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MOVIE REVIEW

‘She Said’ - Telling the untold story

Published:Friday | November 25, 2022 | 12:07 AMDamian Levy/Gleaner Writer
From left: Zoe Kazan as Jodi Kantor, Carey Mulligan as Megan Twohey, Davram Stiefler as Rory Tolan, and Patricia Clarkson as Rebecca Corbett in a scene from ‘She Said’.
From left: Zoe Kazan as Jodi Kantor, Carey Mulligan as Megan Twohey, Davram Stiefler as Rory Tolan, and Patricia Clarkson as Rebecca Corbett in a scene from ‘She Said’.

Unsurprisingly, movies tend to romanticise movie-making. The magic of make-believe is oftentimes lamented on with a rose-tinted lens. The opening of She Said features a young woman working on a movie set. By her bright eyes, it’s clear she’s realised a dream that quickly turns into a nightmare, as she’s seen crying down the hallway of a hotel.

It’s a strong opener and one that sets the stage for the story She Said has to tell. Hollywood is where fantasy comes to life, but one rife with corruption and unspeakable harassment.

Yet, the journalists at the centre of the film doth dare speak of it. The film chronicles the painstaking work that went into the exposure of one of Hollywood’s most prolific and monstrous producers, Harvey Weinstein. Carey Mulligan’s Megan Twohey and Zoe Kazan’s Jody Kantor are met with new adversity at every turn, whether it’s the reluctance of victims to come forward publicly or the intimidation tactics of the subject of their investigation. She Said demonstrates the sheer difficulty in bringing to light one of the most heinous predators in the entertainment industry. At least one that’s known about.

As the title suggests, the film is concerned with giving voice to the victims of those assaults. Weinstein is featured in the film, but only with the back of his head being shown. The intent of his absence is clear, but one wonders if any actor would dare attempt the portrayal if asked. Instead, the film focuses on the women who worked diligently to complete their story, showing their devotion to the truth, often putting their own lives on hold in pursuit of it.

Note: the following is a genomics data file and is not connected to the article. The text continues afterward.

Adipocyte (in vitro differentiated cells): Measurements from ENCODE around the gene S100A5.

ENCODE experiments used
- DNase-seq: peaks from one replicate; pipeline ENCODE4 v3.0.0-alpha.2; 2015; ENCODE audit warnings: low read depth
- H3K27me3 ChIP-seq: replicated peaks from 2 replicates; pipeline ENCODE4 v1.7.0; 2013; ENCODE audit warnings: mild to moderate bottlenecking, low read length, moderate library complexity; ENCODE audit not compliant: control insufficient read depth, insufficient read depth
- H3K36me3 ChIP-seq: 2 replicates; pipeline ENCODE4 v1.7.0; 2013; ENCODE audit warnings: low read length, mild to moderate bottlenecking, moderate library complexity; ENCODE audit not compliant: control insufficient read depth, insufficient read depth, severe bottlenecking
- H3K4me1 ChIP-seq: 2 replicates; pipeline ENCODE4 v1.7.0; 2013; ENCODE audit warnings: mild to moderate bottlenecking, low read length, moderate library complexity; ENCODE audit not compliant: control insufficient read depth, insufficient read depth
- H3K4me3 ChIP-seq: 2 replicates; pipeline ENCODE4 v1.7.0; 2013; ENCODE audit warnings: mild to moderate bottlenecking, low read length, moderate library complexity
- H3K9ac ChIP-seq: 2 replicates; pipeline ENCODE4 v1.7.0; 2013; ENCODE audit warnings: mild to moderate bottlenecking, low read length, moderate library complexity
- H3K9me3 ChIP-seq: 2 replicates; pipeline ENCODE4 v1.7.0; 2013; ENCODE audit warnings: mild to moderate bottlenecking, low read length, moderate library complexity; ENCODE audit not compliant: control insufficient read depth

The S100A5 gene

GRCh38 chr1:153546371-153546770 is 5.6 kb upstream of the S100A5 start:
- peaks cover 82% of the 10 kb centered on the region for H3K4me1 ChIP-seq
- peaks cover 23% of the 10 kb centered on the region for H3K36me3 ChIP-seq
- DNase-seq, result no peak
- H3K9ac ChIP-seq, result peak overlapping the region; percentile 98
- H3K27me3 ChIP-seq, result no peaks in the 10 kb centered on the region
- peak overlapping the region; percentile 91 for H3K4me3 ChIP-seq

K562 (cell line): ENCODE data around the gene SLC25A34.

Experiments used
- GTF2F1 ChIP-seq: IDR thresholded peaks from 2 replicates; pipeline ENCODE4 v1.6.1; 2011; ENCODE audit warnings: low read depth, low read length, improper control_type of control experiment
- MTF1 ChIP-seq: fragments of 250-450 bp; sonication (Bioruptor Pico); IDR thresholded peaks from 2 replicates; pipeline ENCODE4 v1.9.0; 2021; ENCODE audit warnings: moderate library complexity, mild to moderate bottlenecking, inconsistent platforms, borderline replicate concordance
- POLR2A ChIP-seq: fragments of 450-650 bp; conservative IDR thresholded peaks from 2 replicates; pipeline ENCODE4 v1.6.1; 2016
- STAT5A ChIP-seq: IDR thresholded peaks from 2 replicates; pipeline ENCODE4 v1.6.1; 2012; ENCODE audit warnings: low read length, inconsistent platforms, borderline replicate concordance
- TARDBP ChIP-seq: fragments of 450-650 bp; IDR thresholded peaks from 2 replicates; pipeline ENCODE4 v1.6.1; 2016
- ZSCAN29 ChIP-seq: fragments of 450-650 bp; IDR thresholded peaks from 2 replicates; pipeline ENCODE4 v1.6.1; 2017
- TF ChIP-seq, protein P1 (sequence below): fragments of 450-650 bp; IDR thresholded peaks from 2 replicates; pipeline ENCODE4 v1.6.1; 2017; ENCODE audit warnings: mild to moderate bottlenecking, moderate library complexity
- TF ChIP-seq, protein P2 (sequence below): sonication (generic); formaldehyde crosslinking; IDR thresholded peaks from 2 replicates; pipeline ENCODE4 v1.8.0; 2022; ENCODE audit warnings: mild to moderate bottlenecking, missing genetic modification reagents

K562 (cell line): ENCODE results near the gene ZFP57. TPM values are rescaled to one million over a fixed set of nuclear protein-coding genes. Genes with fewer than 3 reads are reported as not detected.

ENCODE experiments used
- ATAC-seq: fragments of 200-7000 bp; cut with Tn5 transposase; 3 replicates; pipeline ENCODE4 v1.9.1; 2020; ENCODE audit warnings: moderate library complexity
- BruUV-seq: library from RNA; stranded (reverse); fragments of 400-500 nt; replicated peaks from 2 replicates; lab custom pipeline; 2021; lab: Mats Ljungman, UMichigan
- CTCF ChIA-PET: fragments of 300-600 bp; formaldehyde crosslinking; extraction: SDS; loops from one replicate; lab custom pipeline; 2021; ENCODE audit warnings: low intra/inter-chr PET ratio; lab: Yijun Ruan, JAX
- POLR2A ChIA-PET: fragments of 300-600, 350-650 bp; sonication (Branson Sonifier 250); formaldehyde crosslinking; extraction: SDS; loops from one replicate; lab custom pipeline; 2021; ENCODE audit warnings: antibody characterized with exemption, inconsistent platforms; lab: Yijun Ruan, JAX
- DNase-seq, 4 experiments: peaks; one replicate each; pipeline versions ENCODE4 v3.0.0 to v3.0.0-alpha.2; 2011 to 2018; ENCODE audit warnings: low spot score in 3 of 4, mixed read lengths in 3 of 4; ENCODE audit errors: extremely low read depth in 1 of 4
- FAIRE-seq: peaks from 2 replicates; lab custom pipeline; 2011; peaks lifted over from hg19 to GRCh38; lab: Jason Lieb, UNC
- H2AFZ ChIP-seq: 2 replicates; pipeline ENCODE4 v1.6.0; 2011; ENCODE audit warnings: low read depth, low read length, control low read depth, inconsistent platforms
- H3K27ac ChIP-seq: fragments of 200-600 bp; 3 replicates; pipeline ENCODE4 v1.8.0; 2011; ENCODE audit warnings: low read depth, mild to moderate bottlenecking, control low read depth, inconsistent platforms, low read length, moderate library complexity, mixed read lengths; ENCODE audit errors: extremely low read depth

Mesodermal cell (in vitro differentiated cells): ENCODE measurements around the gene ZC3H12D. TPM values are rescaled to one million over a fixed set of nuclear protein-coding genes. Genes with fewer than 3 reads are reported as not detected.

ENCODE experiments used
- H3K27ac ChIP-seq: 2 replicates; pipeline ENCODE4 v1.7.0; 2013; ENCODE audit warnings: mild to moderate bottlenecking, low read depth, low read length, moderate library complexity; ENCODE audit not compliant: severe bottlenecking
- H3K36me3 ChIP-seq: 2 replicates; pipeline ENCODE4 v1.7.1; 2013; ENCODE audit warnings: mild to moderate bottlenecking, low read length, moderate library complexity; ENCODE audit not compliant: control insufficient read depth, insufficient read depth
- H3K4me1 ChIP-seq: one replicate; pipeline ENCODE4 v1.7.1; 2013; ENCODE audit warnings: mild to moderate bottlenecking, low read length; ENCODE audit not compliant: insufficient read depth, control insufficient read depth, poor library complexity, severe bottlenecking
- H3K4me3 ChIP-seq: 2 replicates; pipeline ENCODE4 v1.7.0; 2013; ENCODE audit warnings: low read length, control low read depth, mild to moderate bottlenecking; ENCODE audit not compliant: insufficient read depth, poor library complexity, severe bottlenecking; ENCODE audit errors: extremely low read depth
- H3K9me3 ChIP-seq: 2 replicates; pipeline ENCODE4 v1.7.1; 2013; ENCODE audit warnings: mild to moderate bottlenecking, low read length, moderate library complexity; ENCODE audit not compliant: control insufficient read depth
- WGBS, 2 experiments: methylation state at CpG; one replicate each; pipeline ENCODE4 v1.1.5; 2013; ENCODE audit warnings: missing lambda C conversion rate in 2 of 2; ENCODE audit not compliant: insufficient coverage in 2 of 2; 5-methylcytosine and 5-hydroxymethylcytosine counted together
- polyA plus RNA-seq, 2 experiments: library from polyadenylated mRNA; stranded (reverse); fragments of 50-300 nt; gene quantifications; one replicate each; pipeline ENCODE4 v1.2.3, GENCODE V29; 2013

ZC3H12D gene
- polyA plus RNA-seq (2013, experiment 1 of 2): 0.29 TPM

The film posits them as soldiers in an unbeatable battle, putting the real spotlight on the victims themselves. She Said grants them agency, portraying them as heroes for speaking truth to power. A series of explicitly detailed interviews paint the picture of the producers’ predation, creating a sense of unmitigated dread. As bad as the movie begins, it only becomes more horrifying as it goes on.

Like any good journalism movie, She Said is tense and paced well. It lacks a sense of narrative flow, but such sensationalism would undercut the film’s commitment to truth. The cast of character actors ranging from Andre Braugher to Patricia Clarkson, give the movie all the gravitas it needs, never feeling like a put-on performance. It’s harsh yet, at the same time, optimistic, giving a ray of hope for a safer future for women, despite the systemic and pervasive nature of the issue it presents. She Said is undoubtedly worthy of the attention of the movie-loving audience.

Rating: Big Screen Watch

Damian Levy is a film critic and podcaster for Damian Michael Movies.